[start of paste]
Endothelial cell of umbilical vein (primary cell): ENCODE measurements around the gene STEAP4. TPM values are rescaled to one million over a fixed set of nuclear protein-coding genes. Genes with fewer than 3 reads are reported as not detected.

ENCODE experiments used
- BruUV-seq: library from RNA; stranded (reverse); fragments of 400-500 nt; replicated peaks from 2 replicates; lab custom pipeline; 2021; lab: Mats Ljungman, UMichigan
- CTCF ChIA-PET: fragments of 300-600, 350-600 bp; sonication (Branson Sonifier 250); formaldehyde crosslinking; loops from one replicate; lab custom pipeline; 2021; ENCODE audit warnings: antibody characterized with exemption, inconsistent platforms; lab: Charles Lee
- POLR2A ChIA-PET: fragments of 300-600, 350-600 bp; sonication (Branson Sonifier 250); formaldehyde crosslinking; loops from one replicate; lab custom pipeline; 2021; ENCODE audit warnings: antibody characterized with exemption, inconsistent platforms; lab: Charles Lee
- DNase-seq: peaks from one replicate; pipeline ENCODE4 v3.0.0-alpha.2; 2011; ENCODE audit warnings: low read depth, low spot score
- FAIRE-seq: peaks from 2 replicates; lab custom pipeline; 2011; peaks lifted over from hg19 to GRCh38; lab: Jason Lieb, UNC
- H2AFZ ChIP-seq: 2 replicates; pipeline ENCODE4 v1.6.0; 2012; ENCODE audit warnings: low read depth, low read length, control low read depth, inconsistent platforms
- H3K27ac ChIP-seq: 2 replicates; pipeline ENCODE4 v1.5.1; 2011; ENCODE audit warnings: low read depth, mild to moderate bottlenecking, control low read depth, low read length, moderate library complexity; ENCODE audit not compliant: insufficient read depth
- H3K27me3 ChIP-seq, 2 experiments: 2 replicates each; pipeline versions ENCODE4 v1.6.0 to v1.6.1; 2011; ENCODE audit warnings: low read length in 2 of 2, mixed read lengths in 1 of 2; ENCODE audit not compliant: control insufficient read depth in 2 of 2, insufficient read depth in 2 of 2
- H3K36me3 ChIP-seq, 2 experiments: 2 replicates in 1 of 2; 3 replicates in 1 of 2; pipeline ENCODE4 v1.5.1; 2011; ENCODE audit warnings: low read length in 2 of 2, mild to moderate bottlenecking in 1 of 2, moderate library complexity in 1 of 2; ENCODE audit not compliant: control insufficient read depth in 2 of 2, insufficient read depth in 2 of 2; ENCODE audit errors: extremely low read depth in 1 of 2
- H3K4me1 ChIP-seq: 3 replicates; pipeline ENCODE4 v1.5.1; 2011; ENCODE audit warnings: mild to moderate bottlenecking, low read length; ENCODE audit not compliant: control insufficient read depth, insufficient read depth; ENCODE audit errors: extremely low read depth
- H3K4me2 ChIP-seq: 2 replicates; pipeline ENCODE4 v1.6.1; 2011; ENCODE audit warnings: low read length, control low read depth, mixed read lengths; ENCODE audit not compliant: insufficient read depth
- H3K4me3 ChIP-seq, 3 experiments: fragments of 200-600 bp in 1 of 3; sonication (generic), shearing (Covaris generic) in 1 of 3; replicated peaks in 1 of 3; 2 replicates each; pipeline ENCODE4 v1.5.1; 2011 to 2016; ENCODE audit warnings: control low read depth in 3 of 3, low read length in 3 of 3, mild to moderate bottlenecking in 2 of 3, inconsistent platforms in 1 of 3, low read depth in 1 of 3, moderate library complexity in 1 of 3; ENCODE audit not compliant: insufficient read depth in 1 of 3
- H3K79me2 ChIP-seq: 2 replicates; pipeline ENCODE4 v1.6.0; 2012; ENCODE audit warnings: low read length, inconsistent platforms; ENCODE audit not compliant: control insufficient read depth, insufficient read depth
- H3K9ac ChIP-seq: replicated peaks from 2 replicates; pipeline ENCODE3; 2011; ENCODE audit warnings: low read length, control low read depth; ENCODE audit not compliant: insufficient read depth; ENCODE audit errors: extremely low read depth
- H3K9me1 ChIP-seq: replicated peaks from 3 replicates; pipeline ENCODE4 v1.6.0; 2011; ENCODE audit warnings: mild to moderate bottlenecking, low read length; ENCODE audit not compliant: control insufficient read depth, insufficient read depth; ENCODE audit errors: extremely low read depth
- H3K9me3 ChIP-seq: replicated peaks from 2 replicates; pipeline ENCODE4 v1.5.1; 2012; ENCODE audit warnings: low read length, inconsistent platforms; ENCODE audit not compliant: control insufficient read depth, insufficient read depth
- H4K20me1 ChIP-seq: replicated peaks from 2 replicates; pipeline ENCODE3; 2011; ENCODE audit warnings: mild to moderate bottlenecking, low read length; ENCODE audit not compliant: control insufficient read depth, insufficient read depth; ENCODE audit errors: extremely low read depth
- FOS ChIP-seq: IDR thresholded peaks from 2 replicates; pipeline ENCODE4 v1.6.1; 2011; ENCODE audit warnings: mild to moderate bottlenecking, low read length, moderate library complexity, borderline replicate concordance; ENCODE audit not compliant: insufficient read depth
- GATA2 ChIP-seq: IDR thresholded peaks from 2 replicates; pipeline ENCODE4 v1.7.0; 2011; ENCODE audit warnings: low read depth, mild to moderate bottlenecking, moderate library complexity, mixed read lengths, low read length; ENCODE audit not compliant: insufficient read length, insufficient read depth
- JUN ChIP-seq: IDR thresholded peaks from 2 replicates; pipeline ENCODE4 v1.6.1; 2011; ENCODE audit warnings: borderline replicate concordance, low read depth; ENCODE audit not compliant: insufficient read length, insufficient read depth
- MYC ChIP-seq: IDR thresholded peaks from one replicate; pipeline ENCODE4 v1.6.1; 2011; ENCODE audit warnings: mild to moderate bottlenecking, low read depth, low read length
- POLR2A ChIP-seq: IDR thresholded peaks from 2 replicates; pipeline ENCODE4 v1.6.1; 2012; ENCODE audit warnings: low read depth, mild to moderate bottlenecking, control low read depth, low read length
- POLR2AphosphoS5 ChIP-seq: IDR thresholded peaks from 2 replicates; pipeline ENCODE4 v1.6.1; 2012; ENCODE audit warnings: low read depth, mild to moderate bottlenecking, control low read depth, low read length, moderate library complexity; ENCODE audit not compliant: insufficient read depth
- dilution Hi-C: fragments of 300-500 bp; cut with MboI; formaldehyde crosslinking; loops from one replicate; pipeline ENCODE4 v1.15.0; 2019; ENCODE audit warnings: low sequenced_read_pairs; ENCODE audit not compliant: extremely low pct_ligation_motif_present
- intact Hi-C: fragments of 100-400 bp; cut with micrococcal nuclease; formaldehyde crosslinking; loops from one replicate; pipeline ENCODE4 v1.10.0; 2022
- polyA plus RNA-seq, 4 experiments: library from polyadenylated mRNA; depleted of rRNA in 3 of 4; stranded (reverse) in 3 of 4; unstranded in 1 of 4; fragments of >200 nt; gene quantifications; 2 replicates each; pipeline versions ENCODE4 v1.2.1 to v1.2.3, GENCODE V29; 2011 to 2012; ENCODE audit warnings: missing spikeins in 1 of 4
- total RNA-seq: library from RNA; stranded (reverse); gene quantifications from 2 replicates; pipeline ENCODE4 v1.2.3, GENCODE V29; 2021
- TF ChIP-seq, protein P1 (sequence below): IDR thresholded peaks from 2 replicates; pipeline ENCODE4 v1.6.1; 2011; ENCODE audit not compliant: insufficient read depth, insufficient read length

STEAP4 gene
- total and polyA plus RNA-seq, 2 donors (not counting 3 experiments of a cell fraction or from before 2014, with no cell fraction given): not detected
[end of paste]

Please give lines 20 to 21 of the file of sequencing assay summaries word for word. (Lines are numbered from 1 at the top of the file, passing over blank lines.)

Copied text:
- FOS ChIP-seq: IDR thresholded peaks from 2 replicates; pipeline ENCODE4 v1.6.1; 2011; ENCODE audit warnings: mild to moderate bottlenecking, low read length, moderate library complexity, borderline replicate concordance; ENCODE audit not compliant: insufficient read depth
- GATA2 ChIP-seq: IDR thresholded peaks from 2 replicates; pipeline ENCODE4 v1.7.0; 2011; ENCODE audit warnings: low read depth, mild to moderate bottlenecking, moderate library complexity, mixed read lengths, low read length; ENCODE audit not compliant: insufficient read length, insufficient read depth